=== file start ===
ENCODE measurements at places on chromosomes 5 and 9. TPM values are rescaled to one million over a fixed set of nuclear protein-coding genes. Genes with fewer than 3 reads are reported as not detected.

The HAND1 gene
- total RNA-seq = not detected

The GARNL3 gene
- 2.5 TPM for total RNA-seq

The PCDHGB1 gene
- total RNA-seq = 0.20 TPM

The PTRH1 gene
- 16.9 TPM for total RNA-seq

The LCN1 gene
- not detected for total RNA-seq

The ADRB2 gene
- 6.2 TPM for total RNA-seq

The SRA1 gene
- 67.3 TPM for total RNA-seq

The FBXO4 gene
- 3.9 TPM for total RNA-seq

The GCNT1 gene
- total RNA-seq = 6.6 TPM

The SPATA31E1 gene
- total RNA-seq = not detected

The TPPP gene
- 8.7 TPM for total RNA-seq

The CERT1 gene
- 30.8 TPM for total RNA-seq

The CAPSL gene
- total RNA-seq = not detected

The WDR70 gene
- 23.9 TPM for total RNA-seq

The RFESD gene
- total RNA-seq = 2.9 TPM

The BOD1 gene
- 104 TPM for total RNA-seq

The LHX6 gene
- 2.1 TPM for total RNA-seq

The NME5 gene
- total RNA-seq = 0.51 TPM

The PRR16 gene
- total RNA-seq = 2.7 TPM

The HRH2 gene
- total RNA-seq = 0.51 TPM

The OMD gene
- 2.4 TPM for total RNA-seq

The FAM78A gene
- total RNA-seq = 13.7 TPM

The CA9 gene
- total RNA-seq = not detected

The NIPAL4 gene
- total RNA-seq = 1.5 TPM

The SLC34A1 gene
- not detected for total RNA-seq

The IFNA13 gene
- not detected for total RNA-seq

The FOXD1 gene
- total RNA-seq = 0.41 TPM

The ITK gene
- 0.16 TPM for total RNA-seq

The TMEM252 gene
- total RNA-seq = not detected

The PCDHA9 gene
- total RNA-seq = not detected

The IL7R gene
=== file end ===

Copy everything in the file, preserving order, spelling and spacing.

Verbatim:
ENCODE measurements at places on chromosomes 5 and 9. TPM values are rescaled to one million over a fixed set of nuclear protein-coding genes. Genes with fewer than 3 reads are reported as not detected.

The HAND1 gene
- total RNA-seq = not detected

The GARNL3 gene
- 2.5 TPM for total RNA-seq

The PCDHGB1 gene
- total RNA-seq = 0.20 TPM

The PTRH1 gene
- 16.9 TPM for total RNA-seq

The LCN1 gene
- not detected for total RNA-seq

The ADRB2 gene
- 6.2 TPM for total RNA-seq

The SRA1 gene
- 67.3 TPM for total RNA-seq

The FBXO4 gene
- 3.9 TPM for total RNA-seq

The GCNT1 gene
- total RNA-seq = 6.6 TPM

The SPATA31E1 gene
- total RNA-seq = not detected

The TPPP gene
- 8.7 TPM for total RNA-seq

The CERT1 gene
- 30.8 TPM for total RNA-seq

The CAPSL gene
- total RNA-seq = not detected

The WDR70 gene
- 23.9 TPM for total RNA-seq

The RFESD gene
- total RNA-seq = 2.9 TPM

The BOD1 gene
- 104 TPM for total RNA-seq

The LHX6 gene
- 2.1 TPM for total RNA-seq

The NME5 gene
- total RNA-seq = 0.51 TPM

The PRR16 gene
- total RNA-seq = 2.7 TPM

The HRH2 gene
- total RNA-seq = 0.51 TPM

The OMD gene
- 2.4 TPM for total RNA-seq

The FAM78A gene
- total RNA-seq = 13.7 TPM

The CA9 gene
- total RNA-seq = not detected

The NIPAL4 gene
- total RNA-seq = 1.5 TPM

The SLC34A1 gene
- not detected for total RNA-seq

The IFNA13 gene
- not detected for total RNA-seq

The FOXD1 gene
- total RNA-seq = 0.41 TPM

The ITK gene
- 0.16 TPM for total RNA-seq

The TMEM252 gene
- total RNA-seq = not detected

The PCDHA9 gene
- total RNA-seq = not detected

The IL7R gene